Everyday Vernacular Islamic Practices

When I was reading In Amma’s Healing Room: Gender and Vernacular Islam in South India, I was reminiscing about my first-ever healing experience. I was around 9 or 10 years old when my family and I visited my maternal family in Chennai. Every summer break–we would visit my grandparents in Chennai, and we would not miss going to Marina Beach even in the scorching heat. When my siblings and I were playing in the water I was dragged inside by a strong undercurrent and I almost drowned to death, fortunately, I was pushed to the shore by a bigger wave. After this incident, for the next couple of nights, I was having dreadful nightmares, and I was not able to sleep. My parents didn’t know what to do. From Chennai we went to my paternal grandparents’ house in Vellore, to spend the rest of the summer break. When we reached my grandparents’ house in Vellore, my mother told my grandmother about what had happened to me. My grandmother sensed what it could be, and on the same evening, she took me to a Hindu spiritual healer, which was away from the center of the village. I trusted my grandmother and went through the narrow dark lanes of the village. The spiritual healer was an old frail woman with matted hair living in a straw-thatched hut. The healing hut was wafting with burning incense sticks. My grandmother and I sat in front of the healer on the floor and my grandmother told the healer about what had happened. Immediately, the healer lit a camphor and prayed to the gods displayed next to her and gave me tirunīru (sacred ash), and told me to smear it all over my body. When I went back home, I went to bed directly and slept peacefully. My maternal family believes in Christianity, whereas my paternal family follows Hinduism. My dual religious identity didn’t matter and was never told when I was healed by the spiritual healer. Joyce Flueckiger in her book explores such vernacular healing practice which cuts across religious boundaries.

Joyce’s ‘thick description’ of Amma’s syncretic healing practices gives a new perspective to Islam in South Asia, and how a non-institutional Islamic practice is performed and embodied by Amma in the public sphere through her position and authority. Joyce calls the spiritual healing practice by Amma ‘vernacular Islam’, which is juxtaposed against ‘universal Islam’. Vernacular Islam doesn’t indicate the semantic understanding of Islam, rather it talks about specific relationships and contexts shaped by individuals (2006: 02). The local practices of Islam in Hyderabad through the lens of Amma show fluidity, flexibility, and innovation in a religious tradition.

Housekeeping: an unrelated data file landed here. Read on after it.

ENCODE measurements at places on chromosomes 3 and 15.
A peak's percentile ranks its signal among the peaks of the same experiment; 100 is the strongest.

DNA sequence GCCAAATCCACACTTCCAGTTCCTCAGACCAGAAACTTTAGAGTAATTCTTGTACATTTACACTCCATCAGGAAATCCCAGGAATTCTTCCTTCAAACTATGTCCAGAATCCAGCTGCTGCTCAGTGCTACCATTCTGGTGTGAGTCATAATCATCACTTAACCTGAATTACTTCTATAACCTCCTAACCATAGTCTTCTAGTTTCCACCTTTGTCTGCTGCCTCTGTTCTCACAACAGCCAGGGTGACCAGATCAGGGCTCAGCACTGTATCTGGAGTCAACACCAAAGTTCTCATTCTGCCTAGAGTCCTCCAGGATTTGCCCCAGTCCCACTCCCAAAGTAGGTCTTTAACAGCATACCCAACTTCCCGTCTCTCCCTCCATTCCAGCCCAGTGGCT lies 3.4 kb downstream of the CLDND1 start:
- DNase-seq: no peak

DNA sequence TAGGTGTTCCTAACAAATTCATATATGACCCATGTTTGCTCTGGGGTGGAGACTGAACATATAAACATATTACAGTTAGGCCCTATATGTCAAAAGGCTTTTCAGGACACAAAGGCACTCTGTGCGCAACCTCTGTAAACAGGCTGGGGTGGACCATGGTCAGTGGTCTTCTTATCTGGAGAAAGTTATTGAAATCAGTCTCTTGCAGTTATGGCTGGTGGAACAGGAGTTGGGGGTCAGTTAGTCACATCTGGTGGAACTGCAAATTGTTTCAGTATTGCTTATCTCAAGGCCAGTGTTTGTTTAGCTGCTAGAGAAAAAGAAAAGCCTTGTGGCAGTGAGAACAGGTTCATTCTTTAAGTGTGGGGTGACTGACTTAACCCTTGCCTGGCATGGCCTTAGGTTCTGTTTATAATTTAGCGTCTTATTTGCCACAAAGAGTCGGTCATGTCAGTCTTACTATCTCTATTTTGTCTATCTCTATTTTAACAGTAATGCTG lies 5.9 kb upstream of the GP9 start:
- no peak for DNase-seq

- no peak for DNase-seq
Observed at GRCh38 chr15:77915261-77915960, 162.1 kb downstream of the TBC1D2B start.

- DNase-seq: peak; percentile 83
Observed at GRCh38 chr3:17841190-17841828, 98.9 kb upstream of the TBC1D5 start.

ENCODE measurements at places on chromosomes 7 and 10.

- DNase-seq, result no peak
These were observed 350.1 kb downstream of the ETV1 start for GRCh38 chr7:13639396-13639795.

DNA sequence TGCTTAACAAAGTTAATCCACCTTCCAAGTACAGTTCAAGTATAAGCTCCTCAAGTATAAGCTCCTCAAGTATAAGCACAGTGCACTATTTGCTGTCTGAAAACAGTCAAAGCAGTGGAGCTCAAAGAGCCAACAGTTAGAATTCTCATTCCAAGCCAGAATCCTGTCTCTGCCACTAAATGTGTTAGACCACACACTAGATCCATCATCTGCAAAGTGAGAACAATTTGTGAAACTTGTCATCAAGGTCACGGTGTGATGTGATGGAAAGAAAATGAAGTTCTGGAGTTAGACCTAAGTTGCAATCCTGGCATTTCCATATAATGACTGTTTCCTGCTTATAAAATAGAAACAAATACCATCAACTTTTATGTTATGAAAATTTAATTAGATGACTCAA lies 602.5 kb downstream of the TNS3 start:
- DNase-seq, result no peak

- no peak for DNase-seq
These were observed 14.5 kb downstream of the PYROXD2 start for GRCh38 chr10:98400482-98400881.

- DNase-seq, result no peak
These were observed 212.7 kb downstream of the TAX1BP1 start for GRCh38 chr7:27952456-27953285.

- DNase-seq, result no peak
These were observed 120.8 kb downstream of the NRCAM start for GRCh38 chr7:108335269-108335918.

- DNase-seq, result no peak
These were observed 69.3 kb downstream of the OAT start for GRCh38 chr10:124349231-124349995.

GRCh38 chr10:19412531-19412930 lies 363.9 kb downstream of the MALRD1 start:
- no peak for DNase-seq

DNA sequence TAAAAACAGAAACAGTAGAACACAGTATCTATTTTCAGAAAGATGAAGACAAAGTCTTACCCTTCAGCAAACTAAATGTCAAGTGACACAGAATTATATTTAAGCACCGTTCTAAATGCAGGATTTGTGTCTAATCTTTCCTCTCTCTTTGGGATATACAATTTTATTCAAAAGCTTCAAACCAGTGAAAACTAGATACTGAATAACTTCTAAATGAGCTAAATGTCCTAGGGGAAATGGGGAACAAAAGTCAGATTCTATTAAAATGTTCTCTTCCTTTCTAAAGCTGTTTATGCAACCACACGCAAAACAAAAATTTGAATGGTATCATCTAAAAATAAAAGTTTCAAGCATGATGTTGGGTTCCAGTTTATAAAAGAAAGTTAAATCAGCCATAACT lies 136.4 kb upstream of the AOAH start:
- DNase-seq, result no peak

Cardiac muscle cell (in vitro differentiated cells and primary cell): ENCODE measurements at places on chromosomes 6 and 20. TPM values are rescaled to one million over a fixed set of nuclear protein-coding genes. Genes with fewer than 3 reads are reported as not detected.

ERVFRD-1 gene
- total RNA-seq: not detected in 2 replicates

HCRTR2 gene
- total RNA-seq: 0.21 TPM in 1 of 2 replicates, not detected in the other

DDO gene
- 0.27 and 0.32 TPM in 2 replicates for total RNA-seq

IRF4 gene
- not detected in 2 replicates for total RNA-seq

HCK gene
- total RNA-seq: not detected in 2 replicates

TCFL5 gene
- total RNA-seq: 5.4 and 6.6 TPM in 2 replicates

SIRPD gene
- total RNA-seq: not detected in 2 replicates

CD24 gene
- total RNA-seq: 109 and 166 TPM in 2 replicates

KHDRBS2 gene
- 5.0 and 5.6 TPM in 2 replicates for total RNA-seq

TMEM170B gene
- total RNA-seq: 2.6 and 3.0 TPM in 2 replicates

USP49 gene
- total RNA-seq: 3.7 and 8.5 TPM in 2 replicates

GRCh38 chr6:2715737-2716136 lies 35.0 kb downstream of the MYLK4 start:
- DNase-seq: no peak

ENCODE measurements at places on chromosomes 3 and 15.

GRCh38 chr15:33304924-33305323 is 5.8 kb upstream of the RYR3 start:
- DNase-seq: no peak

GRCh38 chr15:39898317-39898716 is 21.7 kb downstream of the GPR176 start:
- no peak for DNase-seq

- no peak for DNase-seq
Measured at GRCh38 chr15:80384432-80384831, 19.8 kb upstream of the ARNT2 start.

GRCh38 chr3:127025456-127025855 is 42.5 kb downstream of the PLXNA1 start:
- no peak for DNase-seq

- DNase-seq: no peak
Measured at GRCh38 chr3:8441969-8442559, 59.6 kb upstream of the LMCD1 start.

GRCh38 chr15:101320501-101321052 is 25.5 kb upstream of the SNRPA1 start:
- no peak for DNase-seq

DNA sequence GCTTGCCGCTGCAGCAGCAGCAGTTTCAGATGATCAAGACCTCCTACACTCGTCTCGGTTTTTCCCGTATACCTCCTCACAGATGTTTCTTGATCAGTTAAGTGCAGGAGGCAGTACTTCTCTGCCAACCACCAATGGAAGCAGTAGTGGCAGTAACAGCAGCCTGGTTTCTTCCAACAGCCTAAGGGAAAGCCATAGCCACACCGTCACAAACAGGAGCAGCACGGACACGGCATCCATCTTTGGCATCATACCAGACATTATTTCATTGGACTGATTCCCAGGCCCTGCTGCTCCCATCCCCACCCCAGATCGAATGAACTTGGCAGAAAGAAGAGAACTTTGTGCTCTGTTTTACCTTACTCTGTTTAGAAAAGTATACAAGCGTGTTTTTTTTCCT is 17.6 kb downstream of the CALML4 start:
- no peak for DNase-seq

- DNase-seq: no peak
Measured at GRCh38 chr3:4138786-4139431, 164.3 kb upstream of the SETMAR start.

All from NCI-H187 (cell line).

Amma is as pious as Saba Mahmood’s ‘women of piety’. In her essay “Politics of Piety: The Islamic Revival and the Feminist Subject,” Saba Mahmood argues about the embodied behaviour of her interlocutors. For instance, the virtue of shyness/modesty (al-hāya) is central to a virtuous performer. In contrast to the women of piety, Amma’s embodiment of religious pious is not monolithic. It is fascinating to see how Amma navigates through the gendered space, where Sufi practices are predominately a male space.

As shown in my own experience, a vernacular religious idiom is shared by most religious traditions in India, where spiritual illness is countered by spiritual healing. Amma is a piranima (wife of a pir) who dedicated all her life to learning spiritual healing, however, it is Abba’s presence that validates her authority as a spiritual healer. When Abba dies, her authority is questioned – until her eldest son becomes Abba’s successor. Nevertheless, Joyce argues that they both help each other mutually because most people come to the healing room to seek Amma’s help and guidance. It is her compassionate nature that brings people from all religions and classes to the healing room, and people get to know about Abba only later. One thing that is unique about Amma is her skill and ability to write, which authenticates her vernacular Islamic healing, whereas Abba mostly depends on folktales and oral narratives. Vernacular Islam is more practical than prescribing what is ‘true Islam’.

Amma’s healing room a symbiotic pluralistic crossroads where people across religions experience healing, and healing is received even when someone doesn’t belong to the same faith. However, when it comes to initiation, the individual has to give up her/his former faith practices and rituals completely. In one instance, Amma told Joyce not to eat food offered to Hindu gods or goddesses even though there was no intention of initiation. What are the other limitations of this crossroad? Can habitus be both fixed and flexible?

When Amma talks about two jatis (castes), i.e., male and female which is the only division created by Allah, and the rest of the division is socially constructed. What leaves me thinking is how the term jati is used in this context. Jati is not the only term that is used to signify gender. There is not much clarity on how Joyce distinguishes between jati as gender and jati as caste hierarchy. Furthermore, there is no hint about the hijras (third-gender persons) who are very much part of the Islamic community in Hyderabad (See Gayatri Reddy’s With Respect to Sex: Negotiating Hijra Identity in South India).

In ethnography, does the ethnographer draw a line between being an observer and a participant? Or do they participate always? For instance, during one of the discussions between Amma’s niece and Munappa. They discuss about cremation and burial, towards the end of the discussion, Joyce says that, now she steps down from being an observer and wants to become a participant.

In Amma’s Healing Room is a rich archival source that talks about local Islamic practices. However, Joyce’s well-knit coherent narrative lacks analysis of her interlocutors’ thoughts and perspectives. How important is analysis for ethnographic research? 

Looking forward to the discussion!